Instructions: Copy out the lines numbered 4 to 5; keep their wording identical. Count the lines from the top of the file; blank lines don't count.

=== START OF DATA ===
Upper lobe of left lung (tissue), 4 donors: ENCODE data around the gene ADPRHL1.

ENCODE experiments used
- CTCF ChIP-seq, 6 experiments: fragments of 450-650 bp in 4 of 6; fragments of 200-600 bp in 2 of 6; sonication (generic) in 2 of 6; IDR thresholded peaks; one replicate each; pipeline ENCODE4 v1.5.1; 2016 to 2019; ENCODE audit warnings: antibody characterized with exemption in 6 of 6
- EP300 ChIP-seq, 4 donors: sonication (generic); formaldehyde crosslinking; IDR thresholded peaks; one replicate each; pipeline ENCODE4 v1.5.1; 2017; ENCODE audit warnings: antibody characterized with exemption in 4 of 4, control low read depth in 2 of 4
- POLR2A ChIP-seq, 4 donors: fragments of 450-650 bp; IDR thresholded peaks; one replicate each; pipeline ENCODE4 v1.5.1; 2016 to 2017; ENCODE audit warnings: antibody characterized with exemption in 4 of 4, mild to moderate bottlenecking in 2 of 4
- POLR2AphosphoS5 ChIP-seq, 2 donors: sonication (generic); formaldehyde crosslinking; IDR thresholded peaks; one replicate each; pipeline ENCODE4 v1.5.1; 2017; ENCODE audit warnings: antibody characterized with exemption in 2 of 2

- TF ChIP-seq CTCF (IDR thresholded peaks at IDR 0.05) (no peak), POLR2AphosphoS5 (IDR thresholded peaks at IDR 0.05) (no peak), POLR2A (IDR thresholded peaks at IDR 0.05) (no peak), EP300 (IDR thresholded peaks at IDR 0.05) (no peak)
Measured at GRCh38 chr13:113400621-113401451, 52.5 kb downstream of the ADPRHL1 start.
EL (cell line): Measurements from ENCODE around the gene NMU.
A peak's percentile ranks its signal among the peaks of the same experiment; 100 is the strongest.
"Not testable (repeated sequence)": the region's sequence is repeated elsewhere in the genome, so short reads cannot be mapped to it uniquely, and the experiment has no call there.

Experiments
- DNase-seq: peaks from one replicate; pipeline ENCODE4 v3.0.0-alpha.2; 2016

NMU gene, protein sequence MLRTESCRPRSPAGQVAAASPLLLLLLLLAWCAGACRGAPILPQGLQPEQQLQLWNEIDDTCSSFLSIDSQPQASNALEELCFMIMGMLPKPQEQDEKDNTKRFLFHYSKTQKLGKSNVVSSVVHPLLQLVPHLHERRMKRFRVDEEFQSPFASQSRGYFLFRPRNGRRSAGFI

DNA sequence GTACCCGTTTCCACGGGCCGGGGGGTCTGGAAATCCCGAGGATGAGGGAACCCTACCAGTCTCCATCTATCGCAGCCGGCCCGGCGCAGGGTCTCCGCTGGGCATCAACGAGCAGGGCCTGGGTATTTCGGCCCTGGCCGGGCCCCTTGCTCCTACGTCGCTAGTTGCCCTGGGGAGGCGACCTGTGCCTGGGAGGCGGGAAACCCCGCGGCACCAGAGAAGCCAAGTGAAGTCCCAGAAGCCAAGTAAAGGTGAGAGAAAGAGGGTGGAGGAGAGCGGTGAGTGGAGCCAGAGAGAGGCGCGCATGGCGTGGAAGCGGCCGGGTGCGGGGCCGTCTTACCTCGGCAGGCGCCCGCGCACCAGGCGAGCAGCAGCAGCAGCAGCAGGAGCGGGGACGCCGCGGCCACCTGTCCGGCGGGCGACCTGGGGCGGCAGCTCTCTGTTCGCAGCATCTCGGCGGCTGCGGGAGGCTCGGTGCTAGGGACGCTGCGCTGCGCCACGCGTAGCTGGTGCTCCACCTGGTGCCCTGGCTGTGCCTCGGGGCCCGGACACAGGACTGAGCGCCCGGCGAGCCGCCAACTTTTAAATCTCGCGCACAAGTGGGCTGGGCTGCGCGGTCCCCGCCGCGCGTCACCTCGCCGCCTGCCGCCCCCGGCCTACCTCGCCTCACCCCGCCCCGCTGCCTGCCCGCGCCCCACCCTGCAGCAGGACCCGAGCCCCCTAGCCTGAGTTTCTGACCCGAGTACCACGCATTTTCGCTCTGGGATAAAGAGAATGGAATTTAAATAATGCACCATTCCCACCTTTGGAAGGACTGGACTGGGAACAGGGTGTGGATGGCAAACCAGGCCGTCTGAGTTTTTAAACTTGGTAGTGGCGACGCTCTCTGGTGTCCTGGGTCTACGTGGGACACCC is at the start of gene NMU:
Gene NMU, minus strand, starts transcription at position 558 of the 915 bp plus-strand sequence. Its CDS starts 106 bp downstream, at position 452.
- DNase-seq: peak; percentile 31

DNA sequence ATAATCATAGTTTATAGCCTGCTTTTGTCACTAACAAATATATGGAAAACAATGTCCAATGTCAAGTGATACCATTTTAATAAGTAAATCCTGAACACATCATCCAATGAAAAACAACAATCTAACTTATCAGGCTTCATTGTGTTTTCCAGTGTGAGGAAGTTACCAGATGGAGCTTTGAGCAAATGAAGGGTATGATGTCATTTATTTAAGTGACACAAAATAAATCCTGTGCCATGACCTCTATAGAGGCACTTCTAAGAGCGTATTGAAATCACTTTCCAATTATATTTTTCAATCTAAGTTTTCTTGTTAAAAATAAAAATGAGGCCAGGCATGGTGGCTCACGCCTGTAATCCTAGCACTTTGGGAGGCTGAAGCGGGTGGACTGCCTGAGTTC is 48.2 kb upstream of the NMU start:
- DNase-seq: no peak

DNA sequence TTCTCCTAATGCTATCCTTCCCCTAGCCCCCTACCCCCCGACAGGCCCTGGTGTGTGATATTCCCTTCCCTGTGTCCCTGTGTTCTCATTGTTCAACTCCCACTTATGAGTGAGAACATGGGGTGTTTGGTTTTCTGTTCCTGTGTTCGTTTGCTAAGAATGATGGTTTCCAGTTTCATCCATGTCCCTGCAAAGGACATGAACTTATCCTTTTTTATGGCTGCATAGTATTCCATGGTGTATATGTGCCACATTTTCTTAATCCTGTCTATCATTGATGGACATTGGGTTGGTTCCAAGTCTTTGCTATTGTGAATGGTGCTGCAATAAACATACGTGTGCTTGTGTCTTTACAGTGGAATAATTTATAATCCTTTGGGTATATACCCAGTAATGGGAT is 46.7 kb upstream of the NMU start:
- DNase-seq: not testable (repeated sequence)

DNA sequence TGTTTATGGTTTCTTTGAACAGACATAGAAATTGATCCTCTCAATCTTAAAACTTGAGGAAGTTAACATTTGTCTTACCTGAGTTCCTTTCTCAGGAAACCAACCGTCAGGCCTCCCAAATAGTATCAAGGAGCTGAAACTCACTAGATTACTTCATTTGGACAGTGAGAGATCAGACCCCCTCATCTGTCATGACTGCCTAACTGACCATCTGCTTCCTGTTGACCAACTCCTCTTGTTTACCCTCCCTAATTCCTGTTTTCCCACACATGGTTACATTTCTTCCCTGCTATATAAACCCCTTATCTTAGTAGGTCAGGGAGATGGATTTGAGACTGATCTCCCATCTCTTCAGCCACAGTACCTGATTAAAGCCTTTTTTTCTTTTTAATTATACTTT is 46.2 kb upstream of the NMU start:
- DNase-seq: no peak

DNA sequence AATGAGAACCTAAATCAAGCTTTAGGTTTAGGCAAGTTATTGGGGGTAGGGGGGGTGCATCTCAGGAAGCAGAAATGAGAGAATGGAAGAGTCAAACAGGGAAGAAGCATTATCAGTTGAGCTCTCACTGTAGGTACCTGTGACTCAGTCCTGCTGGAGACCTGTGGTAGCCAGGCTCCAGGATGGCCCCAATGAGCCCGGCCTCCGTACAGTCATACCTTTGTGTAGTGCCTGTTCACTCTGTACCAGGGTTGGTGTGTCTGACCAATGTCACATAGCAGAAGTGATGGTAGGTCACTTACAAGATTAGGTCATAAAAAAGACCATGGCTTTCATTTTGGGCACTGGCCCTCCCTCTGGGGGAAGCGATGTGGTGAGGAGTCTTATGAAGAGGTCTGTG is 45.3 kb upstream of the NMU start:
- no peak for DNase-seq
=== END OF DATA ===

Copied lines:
- EP300 ChIP-seq, 4 donors: sonication (generic); formaldehyde crosslinking; IDR thresholded peaks; one replicate each; pipeline ENCODE4 v1.5.1; 2017; ENCODE audit warnings: antibody characterized with exemption in 4 of 4, control low read depth in 2 of 4
- POLR2A ChIP-seq, 4 donors: fragments of 450-650 bp; IDR thresholded peaks; one replicate each; pipeline ENCODE4 v1.5.1; 2016 to 2017; ENCODE audit warnings: antibody characterized with exemption in 4 of 4, mild to moderate bottlenecking in 2 of 4